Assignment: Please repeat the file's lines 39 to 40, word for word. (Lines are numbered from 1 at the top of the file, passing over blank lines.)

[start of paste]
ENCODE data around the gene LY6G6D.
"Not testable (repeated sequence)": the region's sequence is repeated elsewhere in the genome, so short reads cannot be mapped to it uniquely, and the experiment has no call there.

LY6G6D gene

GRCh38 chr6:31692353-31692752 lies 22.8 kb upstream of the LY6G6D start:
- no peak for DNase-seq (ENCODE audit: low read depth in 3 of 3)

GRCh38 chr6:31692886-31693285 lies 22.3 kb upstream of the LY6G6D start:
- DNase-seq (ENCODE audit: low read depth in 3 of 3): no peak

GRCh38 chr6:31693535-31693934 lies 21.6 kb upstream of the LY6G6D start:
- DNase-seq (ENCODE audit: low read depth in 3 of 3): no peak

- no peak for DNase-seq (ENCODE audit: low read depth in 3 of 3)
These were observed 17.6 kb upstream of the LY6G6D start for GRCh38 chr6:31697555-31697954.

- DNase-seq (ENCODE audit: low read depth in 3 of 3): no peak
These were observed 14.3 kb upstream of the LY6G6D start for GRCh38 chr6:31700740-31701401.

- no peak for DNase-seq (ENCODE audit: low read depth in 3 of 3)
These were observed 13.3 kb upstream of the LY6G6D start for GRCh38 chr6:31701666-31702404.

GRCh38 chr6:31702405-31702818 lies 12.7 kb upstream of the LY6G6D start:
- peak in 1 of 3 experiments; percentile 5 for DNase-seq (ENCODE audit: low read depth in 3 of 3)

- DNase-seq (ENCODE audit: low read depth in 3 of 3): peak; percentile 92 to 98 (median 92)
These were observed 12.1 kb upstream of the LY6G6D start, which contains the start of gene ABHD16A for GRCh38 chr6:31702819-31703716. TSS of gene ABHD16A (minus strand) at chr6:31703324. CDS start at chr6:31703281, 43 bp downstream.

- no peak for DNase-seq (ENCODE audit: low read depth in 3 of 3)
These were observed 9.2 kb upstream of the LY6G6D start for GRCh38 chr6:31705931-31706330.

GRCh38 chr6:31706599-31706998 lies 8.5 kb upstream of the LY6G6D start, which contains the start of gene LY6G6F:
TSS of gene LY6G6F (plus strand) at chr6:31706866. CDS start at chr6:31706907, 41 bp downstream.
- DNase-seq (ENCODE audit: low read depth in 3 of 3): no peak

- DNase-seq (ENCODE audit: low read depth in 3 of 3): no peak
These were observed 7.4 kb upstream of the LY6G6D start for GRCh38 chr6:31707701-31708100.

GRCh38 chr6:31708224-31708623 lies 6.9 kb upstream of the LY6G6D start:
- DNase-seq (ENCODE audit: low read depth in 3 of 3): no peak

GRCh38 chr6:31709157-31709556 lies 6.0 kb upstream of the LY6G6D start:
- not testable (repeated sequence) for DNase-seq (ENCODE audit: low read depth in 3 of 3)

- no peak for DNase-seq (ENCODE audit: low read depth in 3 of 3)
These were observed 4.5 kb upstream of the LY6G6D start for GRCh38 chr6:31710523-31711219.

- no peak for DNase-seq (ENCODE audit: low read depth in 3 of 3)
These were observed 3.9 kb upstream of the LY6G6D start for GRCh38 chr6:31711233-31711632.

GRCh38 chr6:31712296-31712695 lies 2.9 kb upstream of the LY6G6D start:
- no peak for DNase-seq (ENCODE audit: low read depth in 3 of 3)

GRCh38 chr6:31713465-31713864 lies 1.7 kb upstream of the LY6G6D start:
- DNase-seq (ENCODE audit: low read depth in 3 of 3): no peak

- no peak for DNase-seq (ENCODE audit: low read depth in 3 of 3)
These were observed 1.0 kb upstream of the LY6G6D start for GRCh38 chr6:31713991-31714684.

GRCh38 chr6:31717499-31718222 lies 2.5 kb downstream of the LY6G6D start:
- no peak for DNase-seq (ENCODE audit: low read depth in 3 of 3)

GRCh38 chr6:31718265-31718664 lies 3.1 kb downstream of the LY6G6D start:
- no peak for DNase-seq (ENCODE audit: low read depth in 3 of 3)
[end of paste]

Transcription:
- no peak for DNase-seq (ENCODE audit: low read depth in 3 of 3)
These were observed 1.0 kb upstream of the LY6G6D start for GRCh38 chr6:31713991-31714684.